I do not eat fast food, do cook for my family 6-7 days a week, and plan my meals and grocery shopping every week. But I realize how very lucky I am to have the time, resources, and ability to do so. Anyone who doesn't see how this is a privilege is either ignorantly or deliberately blind.

Date: 2012-03-08 07:05 pm (UTC)
From: [identity profile]
Yes, this is exactly right. I was going to say that we have a fair number of grocery stores inside our city, though it's fairly small, but as I think about it, most of them are technically outside the city limits. While there is a bus stop directly outside at least one of them, our bus system is 100% terrible, so...I feel for those people who might not have cars. It's got to be terrible, and ours isn't exactly some huge metropolis!

Date: 2012-03-08 03:44 pm (UTC)
From: [identity profile]
And then you've got the super-foodies who insist that the only truly healthy way to eat is organic veggies, hormone-free and free-range meats, and specialty grains (gluten-free, exotics like quinoa, etc.) While there is value to all those things and I incorporate them when possible, I don't buy their argument about saving money in the long run on medical bills "because if you eat this way, you'll never be sick!"

Bull. If you eat this way, you'll be too broke to do ANYthing else.

You've hit the nail right on, Ginny. Healthy eating is a privilege of the wealthy and it is a self-repeating problem, because people who grow up eating junk will not develop a taste for healthy food even when it is available to them. Re:

And Laurie's right, too. The folks who need good food the most have the least access to it. Weird how the industrial age has flipflopped this issue.

Date: 2012-03-08 03:54 pm (UTC)
From: [identity profile]
With regard to us regular joes just trying to do what we can, I do find my crock-pot to be a lifesaver. I have more energy and time in the mornings, and if I can plan out my menu enough to throw together a meal that will last us two or three days, I can usually find ways to adjust recipes. I'm a big fan of throwing pureed squash or chopped spinach into spaghetti or pizza sauce. Even the lowly Ramen noodles can be dressed up with a handful of chopped spinach or medley of cooked and chopped carrots, broccoli, lima beans, peas, etc. (And yes, peas and corn might not be the ideal veggie choices, but if the options are no veggies or a few starchy ones, the latter is still providing valuable stuff, even if it's only keeping kids in the habit of eating vegetables.)

Even on days when I don't do the crock, I try to do my meal prep during a time of day when I'm at leisure and have the stamina - again, usually the mornings. It's a lot easier for me to throw together a stir-fry at 6:00 pm if my veggies are already chopped and waiting in the fridge. Come to think of it, I ought to spend a day a week or so just chopping up onions, peppers, etc. and freezing them, ready to go when I need them for stews, seasonings, etc. I'm not by nature that organized! But it does make life a lot easier if I make myself take the time.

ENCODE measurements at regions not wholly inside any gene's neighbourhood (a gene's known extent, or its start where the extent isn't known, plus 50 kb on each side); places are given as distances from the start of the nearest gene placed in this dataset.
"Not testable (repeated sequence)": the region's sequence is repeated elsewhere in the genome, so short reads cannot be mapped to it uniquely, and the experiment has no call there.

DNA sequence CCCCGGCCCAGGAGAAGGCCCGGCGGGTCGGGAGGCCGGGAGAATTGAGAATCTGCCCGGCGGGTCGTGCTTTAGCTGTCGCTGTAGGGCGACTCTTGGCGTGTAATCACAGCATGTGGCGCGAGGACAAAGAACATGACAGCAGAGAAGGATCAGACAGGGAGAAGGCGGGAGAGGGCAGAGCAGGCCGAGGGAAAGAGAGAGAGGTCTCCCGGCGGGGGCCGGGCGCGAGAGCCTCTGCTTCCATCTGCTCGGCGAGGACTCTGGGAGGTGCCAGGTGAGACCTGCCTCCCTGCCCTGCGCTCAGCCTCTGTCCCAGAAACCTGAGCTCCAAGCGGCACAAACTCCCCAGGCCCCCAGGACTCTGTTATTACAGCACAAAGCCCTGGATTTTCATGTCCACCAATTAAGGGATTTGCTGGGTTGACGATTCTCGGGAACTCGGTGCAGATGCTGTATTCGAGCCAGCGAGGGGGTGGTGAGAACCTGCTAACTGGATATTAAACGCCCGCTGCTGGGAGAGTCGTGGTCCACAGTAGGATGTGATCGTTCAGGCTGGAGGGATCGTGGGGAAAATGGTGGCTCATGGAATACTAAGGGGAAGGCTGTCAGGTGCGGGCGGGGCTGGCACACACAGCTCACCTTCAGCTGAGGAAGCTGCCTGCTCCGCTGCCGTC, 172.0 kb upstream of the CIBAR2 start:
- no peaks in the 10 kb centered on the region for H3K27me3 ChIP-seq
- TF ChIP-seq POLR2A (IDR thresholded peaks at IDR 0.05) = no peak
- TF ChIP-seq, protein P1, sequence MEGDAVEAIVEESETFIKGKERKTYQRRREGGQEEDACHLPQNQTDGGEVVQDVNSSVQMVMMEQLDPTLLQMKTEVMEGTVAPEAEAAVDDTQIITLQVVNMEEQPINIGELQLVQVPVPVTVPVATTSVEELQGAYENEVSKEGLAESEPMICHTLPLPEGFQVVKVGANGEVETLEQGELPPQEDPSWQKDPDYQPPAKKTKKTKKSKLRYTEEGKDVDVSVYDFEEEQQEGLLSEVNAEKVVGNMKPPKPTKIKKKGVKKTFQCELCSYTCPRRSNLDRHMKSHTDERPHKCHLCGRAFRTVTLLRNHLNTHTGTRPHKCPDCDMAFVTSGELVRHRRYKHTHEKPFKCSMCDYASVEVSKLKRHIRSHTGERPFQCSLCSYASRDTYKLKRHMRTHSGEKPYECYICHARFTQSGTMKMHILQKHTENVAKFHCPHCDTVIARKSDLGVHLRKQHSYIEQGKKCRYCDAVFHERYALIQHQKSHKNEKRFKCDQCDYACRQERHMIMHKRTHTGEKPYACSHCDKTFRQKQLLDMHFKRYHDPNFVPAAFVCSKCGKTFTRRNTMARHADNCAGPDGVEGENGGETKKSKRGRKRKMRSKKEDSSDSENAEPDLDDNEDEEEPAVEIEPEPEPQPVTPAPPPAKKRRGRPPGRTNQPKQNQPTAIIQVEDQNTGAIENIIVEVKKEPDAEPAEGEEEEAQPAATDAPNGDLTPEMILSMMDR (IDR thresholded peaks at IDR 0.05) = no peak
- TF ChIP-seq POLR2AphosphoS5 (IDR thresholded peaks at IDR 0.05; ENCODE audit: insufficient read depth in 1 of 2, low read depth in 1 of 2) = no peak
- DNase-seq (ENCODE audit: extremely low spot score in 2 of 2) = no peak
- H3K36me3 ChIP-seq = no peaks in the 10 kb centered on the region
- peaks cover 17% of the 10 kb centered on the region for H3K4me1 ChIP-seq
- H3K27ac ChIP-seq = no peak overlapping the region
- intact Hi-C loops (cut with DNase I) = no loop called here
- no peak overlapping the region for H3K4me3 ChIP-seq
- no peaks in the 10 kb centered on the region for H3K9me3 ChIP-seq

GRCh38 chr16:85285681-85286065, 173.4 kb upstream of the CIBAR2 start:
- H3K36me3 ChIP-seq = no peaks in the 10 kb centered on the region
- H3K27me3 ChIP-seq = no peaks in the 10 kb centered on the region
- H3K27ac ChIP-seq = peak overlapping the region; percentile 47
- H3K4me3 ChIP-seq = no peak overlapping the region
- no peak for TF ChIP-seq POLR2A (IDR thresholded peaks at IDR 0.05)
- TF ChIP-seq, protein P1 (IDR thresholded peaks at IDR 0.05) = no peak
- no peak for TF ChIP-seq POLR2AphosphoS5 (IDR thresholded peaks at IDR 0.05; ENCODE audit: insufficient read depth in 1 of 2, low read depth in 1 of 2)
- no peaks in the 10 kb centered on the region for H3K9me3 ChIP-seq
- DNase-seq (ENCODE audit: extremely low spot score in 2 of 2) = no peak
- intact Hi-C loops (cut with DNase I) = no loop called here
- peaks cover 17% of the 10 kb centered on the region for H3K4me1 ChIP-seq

Date: 2012-03-08 07:14 pm (UTC)
From: [identity profile]
I need to get back into using my crock pot more. Unfortunately, most days I don't /have/ a time of day where I have any stamina. That's part of the problem for us, alas, as I don't have the energy to deal with the prep that vegetables usually require.

Date: 2012-03-11 06:01 pm (UTC)
From: [identity profile]
Yes! Ramen noodles are great stir-fried with a bag of frozen vegs and a little soy sauce. And I love my crock-pot. I find if I make a big pot of mexican shredded beef or pork (beef/pork roast plus onion, some cumin and chile powder, a can of tomatoes with green chiles, and some white wine, slow-cook 6-8 hours on hi), it will last me nearly a week in various forms--quick burritos, tostadas, tacos, etc. Shredded cheese and canned beans are lifesavers...

Speaking of beans, pinto beans go a long way, too, if you have time to just leave them simmering on the stove for hours.

Date: 2012-03-08 07:13 pm (UTC)
From: [identity profile]
I'm amazed by all sorts of things in that article. I'm amazed that they made crazy exotic dishes thinking the kids would eat them. I'm amazed that they developed these dishes and expected the low paid cafeteria workers who probably aren't trained how to actually cook to be able to make them and at the scale required by a school cafeteria. I'm amazed that removing chocolate milk caused /high school/ kids to not drink it. I don't think we even /had/ chocolate milk most days at our high school and we even had a school store that was selling candy and crap! I remember in elementary school we had chocolate milk day once a week and that was it.

Date: 2012-11-11 06:40 pm (UTC)
From: [identity profile]
Hey This is hard for me because I have never done anything like this.. but I have a huge crush on you. I have never been able to tell you for reasons which you would quickly identify as obvious if you knew who this was. I'm really attracted to you and I think you would be wanting to get with *Read FULL Card Here*

October 2012

14 151617181920

Most Popular Tags

Style Credit

Expand Cut Tags

No cut tags
Page generated Sep. 26th, 2017 09:38 pm
Powered by Dreamwidth Studios